PCP: A game controller is not a gun trigger

Malik Rahili

Abbi Pittman

The following article is part of a Point / Counter-point. Read the counter-point here.

Malik Rahili

“Call of Duty,” “Grand Theft Auto,” “Counter Strike” and many other violent games have been scrutinized and attacked by the media in the last decade. They have been blamed for mass-shootings, serial murders and turning the youth of America into desensitized monsters.

But correlation does not imply causation. Just because a person plays a violent video game does not mean they will become a violent person.

In a study done by The Washington Post, researchers looked at the world’s 10 largest video game markets and said they found “no evident, statistical correlation between video game consumption and gun-related killings.” 

Gunpolicy.org reports that the Netherlands had 76 gun-related deaths in 2010, and, according to The Washington Post, they also boast the largest video game market in the world. Behind the Netherlands is South Korea with only 14 gun-related deaths in 2006, and South Korea is known for having some of the best “StarCraft” players on the planet – a game that falls into the violent category.

The United States has the ninth largest video game market and one of the highest gun-related death rates in the world, but video games are not the culprit.

No game on the market today promotes or requires a player to murder innocent in-game characters. The only games that flirt with the edge are “Call of Duty: Modern Warfare 2” and the “Grand Theft Auto” series. “Modern Warfare 2” warns the player before the mission and gives them the option to skip a scene where innocent people are murdered in an airport. If players choose to play it, they do not have to pull the trigger. None of the “Grand Theft Auto” games make the player kill innocent civilians. These actions depend on the choice of the person behind the controller not the game itself.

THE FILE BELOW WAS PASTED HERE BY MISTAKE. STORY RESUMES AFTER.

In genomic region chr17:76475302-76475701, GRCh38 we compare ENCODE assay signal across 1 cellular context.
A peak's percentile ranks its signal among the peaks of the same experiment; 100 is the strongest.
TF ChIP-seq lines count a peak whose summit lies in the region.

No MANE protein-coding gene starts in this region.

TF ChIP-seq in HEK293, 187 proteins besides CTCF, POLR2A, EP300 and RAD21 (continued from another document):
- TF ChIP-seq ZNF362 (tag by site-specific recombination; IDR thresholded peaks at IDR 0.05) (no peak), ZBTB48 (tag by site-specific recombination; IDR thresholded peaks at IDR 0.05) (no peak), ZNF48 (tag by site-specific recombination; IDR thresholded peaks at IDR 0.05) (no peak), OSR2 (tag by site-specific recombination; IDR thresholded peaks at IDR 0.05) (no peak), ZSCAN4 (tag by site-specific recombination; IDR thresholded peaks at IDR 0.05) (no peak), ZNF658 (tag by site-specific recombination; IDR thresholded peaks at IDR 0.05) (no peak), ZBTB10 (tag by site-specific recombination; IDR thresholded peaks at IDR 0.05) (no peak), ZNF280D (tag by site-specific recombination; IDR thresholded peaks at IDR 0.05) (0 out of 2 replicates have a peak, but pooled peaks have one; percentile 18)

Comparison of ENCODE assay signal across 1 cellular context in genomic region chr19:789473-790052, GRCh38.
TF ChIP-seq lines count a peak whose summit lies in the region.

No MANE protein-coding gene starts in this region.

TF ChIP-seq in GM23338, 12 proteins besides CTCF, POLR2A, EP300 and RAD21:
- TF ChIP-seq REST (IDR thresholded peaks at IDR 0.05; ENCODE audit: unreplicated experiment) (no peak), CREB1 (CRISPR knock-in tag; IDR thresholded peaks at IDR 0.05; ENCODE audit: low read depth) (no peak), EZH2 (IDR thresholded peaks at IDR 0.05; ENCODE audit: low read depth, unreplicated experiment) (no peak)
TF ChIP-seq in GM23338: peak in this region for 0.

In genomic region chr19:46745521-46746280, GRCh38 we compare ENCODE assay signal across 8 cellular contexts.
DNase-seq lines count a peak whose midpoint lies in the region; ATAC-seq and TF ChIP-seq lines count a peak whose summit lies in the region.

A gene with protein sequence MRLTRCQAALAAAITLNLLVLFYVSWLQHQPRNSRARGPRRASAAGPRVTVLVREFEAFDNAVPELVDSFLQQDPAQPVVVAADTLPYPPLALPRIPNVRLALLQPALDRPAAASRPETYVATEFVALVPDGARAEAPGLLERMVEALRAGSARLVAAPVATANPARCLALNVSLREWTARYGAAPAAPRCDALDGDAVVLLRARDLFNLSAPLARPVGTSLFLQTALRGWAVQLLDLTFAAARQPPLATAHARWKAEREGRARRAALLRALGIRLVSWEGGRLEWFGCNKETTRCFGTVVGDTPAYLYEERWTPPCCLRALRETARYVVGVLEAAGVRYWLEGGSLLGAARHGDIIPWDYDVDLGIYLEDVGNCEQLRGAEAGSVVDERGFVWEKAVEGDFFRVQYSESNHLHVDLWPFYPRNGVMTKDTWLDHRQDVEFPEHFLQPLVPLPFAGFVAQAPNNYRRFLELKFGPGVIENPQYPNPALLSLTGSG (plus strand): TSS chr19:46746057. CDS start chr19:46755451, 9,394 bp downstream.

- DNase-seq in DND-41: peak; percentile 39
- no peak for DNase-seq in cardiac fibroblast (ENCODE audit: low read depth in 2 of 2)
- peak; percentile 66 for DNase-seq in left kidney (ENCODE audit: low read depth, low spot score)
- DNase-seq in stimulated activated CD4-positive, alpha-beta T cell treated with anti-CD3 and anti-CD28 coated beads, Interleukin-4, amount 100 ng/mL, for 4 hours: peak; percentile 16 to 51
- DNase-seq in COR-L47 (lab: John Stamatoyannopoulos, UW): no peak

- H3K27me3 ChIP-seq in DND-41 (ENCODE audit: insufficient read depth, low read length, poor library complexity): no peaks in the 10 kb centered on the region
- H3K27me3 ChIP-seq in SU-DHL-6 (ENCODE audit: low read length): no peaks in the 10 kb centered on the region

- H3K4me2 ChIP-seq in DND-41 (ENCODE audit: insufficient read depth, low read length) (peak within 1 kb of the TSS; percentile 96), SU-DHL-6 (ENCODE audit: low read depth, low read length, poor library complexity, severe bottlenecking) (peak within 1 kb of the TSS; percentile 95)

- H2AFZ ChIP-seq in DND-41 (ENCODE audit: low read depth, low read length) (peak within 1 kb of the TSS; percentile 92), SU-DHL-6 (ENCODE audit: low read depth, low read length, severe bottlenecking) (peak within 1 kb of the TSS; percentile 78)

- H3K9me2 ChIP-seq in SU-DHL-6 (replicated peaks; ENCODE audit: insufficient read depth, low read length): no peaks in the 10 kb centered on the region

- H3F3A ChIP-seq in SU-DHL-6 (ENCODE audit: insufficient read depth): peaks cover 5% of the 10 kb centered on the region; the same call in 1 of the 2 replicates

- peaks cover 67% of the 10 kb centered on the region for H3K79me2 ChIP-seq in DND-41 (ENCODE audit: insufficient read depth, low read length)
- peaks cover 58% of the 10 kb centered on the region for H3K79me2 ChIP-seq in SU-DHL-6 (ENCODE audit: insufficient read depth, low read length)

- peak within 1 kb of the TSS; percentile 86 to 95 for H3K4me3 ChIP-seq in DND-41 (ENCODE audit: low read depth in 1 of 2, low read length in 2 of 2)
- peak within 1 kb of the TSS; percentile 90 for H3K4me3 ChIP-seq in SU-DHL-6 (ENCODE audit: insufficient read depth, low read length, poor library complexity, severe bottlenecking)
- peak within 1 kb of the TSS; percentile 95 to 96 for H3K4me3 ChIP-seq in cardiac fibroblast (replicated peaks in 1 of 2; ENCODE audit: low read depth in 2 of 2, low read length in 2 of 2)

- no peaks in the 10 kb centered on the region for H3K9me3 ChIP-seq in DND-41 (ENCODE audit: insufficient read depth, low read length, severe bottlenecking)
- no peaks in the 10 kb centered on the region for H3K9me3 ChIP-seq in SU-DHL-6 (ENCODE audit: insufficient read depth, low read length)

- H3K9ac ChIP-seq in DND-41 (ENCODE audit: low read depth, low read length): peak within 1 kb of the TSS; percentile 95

Psychologist Vaughan Bell wrote in the British newspaper Observer that “violent video games cause a reliable short-term increase in aggression during lab-based tests. However, this seems not to be something specific to computer games. Television and even violence in the news have been found to have a similar impact.” 

Bell said another psychologist, Christopher Ferguson at the Texas A&M International University, “has examined what predicts genuine violence committed by young people. It turns out that delinquent peers, depression and an abusive family environment account for actual violent incidents, while exposure to media violence seems to have only a minor and usually insignificant effect.”

Art, film and music have all gone through the same scrutiny and been blamed for violence, and it is now video games ‘turn. Shootings and mass murders are tragedies, but these horrible acts of aggression are not caused by video games – they come from other aspects of our society. Video games are just society’s scapegoat because they are the easiest to blame.

Rahili, a freshman computer science major from Durham, is the graphics editor.